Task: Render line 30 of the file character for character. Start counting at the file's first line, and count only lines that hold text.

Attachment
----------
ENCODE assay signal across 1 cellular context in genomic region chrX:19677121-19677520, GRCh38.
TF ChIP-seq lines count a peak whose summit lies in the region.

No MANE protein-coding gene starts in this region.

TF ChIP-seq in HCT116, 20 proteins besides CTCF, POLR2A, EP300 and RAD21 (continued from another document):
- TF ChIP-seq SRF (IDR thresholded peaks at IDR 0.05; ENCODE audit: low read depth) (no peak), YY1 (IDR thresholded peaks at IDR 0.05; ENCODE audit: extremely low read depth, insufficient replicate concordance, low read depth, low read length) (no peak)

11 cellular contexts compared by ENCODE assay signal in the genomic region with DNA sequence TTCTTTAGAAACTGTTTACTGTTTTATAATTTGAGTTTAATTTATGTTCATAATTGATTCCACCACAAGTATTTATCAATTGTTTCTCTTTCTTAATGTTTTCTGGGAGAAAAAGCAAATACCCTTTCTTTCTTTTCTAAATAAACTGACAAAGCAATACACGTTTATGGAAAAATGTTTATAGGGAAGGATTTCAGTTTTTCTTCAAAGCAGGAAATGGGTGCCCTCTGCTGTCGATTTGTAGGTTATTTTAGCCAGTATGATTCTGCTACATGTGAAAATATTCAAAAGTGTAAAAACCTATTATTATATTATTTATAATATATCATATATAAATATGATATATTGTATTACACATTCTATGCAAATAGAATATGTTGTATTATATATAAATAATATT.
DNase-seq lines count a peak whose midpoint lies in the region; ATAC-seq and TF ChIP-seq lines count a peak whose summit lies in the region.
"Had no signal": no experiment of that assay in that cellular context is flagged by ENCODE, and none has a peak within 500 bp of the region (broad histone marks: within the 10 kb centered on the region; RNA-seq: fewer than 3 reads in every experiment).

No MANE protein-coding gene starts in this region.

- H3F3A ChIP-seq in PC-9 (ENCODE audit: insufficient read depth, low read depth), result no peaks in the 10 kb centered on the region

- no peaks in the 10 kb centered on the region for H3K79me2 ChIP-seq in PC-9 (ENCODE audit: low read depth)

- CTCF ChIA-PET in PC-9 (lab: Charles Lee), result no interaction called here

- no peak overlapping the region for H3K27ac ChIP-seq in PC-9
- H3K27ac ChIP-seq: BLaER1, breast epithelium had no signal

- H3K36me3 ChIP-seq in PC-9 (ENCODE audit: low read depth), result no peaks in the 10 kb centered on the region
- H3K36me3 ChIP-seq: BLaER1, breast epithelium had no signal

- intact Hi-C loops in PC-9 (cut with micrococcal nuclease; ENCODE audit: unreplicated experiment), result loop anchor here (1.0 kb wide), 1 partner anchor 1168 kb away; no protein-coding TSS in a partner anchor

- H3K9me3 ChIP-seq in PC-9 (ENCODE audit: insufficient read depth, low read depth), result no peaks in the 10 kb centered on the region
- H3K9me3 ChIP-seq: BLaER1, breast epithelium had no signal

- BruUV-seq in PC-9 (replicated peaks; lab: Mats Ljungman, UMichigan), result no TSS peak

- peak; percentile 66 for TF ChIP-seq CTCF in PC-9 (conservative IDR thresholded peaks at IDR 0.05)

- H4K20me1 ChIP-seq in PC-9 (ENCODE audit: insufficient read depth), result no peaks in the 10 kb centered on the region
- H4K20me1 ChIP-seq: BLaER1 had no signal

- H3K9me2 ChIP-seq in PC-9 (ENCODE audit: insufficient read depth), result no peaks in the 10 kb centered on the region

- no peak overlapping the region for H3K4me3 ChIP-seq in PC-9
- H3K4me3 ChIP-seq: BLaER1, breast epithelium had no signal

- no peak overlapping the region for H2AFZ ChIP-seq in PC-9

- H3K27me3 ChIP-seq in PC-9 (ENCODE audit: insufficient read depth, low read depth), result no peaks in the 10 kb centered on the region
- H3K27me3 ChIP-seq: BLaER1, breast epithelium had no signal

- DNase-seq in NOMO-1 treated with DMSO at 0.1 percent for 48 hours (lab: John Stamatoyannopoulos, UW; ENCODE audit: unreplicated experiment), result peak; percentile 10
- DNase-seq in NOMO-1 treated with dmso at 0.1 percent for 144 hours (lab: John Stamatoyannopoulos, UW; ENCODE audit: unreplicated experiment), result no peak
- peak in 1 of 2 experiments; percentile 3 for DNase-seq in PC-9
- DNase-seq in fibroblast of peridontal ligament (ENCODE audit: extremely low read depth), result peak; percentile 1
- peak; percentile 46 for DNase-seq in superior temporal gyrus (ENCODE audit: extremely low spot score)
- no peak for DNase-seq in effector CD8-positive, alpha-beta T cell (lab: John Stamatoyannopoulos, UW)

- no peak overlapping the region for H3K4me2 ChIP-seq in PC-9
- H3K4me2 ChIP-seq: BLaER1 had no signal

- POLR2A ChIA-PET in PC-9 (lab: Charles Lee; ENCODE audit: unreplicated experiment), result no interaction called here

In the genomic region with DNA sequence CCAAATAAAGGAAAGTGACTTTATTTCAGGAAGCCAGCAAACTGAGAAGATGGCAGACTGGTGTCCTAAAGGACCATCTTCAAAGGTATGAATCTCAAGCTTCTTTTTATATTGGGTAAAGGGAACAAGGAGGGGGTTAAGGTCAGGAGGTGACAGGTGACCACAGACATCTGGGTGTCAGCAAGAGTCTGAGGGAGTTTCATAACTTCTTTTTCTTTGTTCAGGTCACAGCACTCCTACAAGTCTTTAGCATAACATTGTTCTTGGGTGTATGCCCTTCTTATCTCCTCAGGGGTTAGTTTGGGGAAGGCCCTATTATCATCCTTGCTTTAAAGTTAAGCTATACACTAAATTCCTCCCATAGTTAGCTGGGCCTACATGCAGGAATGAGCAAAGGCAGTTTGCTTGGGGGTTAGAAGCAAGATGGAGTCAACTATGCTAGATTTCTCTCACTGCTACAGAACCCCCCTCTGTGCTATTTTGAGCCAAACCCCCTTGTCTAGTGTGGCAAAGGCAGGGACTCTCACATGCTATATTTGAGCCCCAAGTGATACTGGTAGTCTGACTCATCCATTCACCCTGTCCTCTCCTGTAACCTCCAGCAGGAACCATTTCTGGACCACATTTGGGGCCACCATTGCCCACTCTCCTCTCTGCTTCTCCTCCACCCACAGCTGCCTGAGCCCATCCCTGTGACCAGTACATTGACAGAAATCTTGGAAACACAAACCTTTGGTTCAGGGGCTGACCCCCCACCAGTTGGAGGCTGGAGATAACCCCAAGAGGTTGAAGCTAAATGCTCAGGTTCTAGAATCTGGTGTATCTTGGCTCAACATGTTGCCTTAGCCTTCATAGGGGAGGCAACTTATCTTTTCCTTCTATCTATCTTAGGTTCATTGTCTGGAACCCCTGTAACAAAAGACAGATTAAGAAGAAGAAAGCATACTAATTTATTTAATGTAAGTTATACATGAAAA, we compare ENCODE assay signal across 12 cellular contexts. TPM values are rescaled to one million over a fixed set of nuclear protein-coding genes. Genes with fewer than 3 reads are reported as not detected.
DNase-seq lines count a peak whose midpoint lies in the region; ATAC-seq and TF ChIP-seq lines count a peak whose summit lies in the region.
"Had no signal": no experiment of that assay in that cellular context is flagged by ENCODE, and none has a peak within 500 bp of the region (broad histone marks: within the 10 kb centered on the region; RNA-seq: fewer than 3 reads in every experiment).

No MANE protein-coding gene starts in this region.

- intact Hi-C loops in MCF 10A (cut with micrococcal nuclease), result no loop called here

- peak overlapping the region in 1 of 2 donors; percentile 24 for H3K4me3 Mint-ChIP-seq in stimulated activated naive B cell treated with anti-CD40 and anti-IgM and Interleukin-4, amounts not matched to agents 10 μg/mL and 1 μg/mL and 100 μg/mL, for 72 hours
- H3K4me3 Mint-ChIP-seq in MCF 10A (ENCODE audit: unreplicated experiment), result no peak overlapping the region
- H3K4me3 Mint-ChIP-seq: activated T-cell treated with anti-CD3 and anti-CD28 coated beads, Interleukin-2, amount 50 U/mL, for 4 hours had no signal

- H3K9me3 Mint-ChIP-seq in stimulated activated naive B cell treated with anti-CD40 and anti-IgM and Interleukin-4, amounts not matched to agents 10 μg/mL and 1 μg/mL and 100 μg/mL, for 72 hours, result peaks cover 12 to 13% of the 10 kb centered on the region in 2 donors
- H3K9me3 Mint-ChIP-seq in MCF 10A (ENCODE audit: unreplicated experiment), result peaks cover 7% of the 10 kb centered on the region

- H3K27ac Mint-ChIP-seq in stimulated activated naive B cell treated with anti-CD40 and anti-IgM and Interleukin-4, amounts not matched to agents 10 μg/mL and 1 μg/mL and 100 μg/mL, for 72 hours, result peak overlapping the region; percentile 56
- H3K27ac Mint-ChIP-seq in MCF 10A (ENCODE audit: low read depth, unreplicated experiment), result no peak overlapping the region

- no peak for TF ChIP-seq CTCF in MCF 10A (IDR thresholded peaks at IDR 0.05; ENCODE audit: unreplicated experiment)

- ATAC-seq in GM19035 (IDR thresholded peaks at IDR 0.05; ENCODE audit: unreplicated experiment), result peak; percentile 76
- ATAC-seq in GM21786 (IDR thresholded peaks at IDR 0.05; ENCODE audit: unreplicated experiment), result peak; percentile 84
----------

- DNase-seq in NOMO-1 treated with DMSO at 0.1 percent for 48 hours (lab: John Stamatoyannopoulos, UW; ENCODE audit: unreplicated experiment), result peak; percentile 10